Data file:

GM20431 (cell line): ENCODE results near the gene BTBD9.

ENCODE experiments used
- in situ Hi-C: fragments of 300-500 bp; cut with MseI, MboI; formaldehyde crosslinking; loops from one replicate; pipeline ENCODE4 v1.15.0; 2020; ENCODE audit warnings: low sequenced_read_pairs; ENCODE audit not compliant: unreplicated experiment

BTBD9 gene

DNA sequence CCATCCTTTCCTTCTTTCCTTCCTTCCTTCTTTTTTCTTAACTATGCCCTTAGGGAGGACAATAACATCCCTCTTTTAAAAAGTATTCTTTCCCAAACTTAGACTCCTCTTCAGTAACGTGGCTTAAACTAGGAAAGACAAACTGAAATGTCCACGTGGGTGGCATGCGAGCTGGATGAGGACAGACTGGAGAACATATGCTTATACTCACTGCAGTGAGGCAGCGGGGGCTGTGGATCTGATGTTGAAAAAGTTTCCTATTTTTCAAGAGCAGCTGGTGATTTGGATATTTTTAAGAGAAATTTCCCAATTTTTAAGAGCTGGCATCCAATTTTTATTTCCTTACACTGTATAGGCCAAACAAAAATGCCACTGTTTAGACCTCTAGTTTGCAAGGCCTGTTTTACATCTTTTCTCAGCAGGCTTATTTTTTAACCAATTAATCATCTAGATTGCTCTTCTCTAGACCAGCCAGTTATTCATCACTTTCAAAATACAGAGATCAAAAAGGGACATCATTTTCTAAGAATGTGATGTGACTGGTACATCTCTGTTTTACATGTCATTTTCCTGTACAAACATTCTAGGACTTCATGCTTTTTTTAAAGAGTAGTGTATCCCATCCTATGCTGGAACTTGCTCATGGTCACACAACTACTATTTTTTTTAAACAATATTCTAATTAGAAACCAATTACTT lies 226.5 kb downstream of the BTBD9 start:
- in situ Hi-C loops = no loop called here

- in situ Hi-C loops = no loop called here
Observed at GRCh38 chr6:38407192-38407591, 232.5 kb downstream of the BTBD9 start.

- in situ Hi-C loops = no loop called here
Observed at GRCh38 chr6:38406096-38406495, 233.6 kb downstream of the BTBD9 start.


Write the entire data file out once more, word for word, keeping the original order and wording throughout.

GM20431 (cell line): ENCODE results near the gene BTBD9.

ENCODE experiments used
- in situ Hi-C: fragments of 300-500 bp; cut with MseI, MboI; formaldehyde crosslinking; loops from one replicate; pipeline ENCODE4 v1.15.0; 2020; ENCODE audit warnings: low sequenced_read_pairs; ENCODE audit not compliant: unreplicated experiment

BTBD9 gene

DNA sequence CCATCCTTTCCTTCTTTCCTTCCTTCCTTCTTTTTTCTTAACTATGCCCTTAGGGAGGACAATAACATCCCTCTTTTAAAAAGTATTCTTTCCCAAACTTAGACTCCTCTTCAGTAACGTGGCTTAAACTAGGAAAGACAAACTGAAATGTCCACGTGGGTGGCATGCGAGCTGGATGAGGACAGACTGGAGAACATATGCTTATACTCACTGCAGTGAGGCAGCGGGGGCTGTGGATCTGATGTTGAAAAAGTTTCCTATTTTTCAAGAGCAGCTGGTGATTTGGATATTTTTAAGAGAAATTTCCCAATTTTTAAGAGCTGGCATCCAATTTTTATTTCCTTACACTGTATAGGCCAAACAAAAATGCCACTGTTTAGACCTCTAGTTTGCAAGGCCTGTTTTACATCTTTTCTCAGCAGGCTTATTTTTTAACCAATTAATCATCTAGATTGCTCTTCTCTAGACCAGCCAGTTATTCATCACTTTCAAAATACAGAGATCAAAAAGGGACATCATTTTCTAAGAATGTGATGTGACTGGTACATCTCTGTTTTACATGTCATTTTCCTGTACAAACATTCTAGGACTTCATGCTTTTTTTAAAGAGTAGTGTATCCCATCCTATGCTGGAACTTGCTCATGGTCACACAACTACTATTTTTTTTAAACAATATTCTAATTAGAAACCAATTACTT lies 226.5 kb downstream of the BTBD9 start:
- in situ Hi-C loops = no loop called here

- in situ Hi-C loops = no loop called here
Observed at GRCh38 chr6:38407192-38407591, 232.5 kb downstream of the BTBD9 start.

- in situ Hi-C loops = no loop called here
Observed at GRCh38 chr6:38406096-38406495, 233.6 kb downstream of the BTBD9 start.